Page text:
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Essential cost-cutting strategies for every startup


In the ever-evolving digital realm, launching a business from scratch poses formidable hurdles, especially in today’s volatile financial climate. 

Navigating this journey demands not just dedication and sweat equity, but also astute financial acumen. Reflecting on my own entrepreneurial voyage, I’ve gleaned invaluable lessons on the paramount significance of adopting a judicious, cost-conscious mindset right from the outset.

This week, our experts share insights garnered from grappling with financial hurdles while laying the foundation for my company. From navigating shoestring budgets to maximising resources, here are key lessons and savvy cost-saving strategies to fortify your entrepreneurial journey.

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Arjun Paliwal, Founder and Head of Research at InvestorKit

Arjun Paliwal, Founder and Head of Research at InvestorKit

“As a Founder, I have learnt many valuable lessons building InvestorKit, which has grown to be consistently awarded as Australia’s best buyer’s agency.

“Here’s my top tips:

Nail the tools: It’s easy to believe you need every tool to solve your problems and kick goals. However, as your business evolves, less is best to solve onboarding and upskilling challenges for the team. A quarterly expense and operation review is a great way to regularly evaluate and streamline success.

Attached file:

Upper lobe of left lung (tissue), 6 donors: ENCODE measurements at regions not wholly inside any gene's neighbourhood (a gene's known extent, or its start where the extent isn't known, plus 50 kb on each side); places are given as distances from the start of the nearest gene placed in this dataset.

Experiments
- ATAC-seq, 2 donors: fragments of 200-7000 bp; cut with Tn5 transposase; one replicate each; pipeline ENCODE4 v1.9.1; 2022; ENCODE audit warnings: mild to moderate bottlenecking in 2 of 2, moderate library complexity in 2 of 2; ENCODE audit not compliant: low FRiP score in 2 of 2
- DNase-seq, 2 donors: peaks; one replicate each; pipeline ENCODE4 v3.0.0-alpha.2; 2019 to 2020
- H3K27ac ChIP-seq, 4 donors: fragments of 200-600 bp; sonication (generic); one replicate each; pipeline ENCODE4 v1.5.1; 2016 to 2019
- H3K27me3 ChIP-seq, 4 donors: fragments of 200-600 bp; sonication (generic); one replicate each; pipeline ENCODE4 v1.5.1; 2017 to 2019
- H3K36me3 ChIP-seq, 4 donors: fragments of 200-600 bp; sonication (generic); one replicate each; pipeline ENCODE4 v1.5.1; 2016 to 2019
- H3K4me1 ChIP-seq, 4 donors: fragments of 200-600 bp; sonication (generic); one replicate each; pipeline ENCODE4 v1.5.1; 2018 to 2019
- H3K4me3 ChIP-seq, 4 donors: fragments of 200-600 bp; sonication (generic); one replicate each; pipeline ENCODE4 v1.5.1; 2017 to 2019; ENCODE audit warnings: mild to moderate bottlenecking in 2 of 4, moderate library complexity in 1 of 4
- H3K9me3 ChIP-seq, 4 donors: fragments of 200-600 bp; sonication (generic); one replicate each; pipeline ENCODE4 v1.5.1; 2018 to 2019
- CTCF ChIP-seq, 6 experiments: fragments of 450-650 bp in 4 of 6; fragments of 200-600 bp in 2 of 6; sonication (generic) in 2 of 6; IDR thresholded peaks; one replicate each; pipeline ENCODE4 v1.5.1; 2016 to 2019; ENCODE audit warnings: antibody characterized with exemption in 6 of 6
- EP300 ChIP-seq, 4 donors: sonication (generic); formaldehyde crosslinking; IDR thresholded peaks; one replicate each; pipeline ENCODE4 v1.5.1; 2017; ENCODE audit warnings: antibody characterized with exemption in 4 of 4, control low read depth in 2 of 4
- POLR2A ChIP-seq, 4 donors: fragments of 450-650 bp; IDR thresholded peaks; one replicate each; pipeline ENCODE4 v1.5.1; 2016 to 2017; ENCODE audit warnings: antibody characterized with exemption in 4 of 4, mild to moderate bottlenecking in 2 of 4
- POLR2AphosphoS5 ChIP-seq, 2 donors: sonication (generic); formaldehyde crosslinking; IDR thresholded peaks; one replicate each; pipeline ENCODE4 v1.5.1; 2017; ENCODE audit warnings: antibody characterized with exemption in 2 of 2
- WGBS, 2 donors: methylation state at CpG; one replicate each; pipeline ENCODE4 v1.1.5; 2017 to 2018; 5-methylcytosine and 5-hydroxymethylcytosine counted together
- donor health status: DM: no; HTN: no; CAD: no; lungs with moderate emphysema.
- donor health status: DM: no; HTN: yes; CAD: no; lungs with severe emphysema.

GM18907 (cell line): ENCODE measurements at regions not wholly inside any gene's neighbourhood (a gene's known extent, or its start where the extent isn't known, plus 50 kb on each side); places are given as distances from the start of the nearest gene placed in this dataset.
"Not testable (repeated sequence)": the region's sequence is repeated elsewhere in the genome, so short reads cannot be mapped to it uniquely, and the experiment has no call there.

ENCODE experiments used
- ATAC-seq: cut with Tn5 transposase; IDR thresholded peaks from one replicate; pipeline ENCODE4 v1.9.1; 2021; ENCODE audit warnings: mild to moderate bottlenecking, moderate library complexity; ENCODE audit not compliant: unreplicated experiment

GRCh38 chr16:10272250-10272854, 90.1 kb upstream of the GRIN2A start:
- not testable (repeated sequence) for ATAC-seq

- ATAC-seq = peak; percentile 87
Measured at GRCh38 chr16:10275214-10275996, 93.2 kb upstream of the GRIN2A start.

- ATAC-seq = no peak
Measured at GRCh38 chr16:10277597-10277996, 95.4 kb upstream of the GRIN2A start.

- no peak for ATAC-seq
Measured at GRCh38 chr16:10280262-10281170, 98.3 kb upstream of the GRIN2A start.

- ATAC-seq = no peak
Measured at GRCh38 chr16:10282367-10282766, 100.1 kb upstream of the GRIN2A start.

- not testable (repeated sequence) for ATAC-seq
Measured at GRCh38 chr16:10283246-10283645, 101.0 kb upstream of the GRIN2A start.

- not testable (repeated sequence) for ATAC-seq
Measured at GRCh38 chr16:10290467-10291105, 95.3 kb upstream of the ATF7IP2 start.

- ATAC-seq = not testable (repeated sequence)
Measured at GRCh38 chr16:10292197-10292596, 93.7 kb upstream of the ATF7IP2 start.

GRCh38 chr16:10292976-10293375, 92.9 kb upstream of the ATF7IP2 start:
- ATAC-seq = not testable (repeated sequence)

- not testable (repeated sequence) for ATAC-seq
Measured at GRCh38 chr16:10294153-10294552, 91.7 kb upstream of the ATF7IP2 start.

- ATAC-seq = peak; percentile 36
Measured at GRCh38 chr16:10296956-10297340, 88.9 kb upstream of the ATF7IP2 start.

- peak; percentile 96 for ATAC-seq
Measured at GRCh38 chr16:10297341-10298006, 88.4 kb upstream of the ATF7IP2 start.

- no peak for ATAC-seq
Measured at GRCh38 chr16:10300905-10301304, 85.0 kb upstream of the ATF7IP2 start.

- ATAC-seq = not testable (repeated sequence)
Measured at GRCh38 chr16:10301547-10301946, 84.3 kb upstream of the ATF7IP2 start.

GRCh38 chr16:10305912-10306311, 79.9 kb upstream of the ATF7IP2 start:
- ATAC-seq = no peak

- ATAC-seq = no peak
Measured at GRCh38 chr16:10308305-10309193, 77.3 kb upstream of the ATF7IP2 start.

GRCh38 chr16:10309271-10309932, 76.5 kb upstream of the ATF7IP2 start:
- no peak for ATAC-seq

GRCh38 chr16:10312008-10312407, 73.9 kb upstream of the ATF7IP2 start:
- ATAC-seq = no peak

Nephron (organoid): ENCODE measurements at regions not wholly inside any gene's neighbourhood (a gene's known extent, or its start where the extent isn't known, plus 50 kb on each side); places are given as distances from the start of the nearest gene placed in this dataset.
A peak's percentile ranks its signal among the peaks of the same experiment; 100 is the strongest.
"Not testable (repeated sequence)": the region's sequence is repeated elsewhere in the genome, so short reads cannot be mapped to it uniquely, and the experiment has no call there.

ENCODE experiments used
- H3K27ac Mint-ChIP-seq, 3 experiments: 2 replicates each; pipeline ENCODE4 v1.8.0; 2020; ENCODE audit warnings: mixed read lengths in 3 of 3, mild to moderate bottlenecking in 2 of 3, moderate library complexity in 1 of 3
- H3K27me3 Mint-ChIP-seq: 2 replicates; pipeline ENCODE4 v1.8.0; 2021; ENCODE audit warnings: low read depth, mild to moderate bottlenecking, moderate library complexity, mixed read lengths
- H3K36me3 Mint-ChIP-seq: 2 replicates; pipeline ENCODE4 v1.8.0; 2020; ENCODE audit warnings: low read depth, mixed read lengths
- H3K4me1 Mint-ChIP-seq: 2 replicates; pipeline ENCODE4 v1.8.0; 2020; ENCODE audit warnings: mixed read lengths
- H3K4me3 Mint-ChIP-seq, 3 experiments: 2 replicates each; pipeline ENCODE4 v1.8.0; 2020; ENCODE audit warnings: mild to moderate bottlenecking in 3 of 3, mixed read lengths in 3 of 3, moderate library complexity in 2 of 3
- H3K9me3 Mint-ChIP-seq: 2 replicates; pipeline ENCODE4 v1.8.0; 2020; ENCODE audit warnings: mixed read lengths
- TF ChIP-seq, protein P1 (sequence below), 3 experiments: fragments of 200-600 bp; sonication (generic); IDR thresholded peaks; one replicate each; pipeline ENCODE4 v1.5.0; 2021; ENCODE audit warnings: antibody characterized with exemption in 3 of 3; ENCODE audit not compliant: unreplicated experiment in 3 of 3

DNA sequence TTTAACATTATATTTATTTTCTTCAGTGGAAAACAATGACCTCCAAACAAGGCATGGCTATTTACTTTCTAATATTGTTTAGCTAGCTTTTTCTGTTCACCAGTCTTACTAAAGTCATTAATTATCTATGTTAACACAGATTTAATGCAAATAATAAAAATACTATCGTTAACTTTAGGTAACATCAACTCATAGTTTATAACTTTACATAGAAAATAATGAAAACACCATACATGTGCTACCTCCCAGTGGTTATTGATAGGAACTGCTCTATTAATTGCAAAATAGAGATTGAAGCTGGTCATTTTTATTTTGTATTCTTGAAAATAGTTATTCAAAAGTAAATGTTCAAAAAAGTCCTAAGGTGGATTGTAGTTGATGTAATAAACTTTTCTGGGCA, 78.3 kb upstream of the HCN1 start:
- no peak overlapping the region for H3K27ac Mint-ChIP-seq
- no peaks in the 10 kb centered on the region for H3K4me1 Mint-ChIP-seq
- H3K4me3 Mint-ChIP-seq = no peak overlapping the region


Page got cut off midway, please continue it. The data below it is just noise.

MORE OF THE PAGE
Invest in marketing: When cost-slashing it is easy to remove a major function, such as marketing. However, awareness and engagement with your brand is the secret to growth. Invest in your future early on.

Know your worth: To attract new business it’s tempting to charge less. The price should reflect the value and expertise your business offers, not your stage of growth. By charging the right price, you can invest in business growth with a sustainable revenue model.

Hire sustainably: I have always believed in paying top talent top dollar. It is important to nail a sustainable remuneration model in early stages to attract, and retain, the right people. This can help avoid future costly restructures.”

Jim Cocks, Business Coach, Author of Build Excite Ignite

Jim Cocks, Business Coach, Author of Build Excite Ignite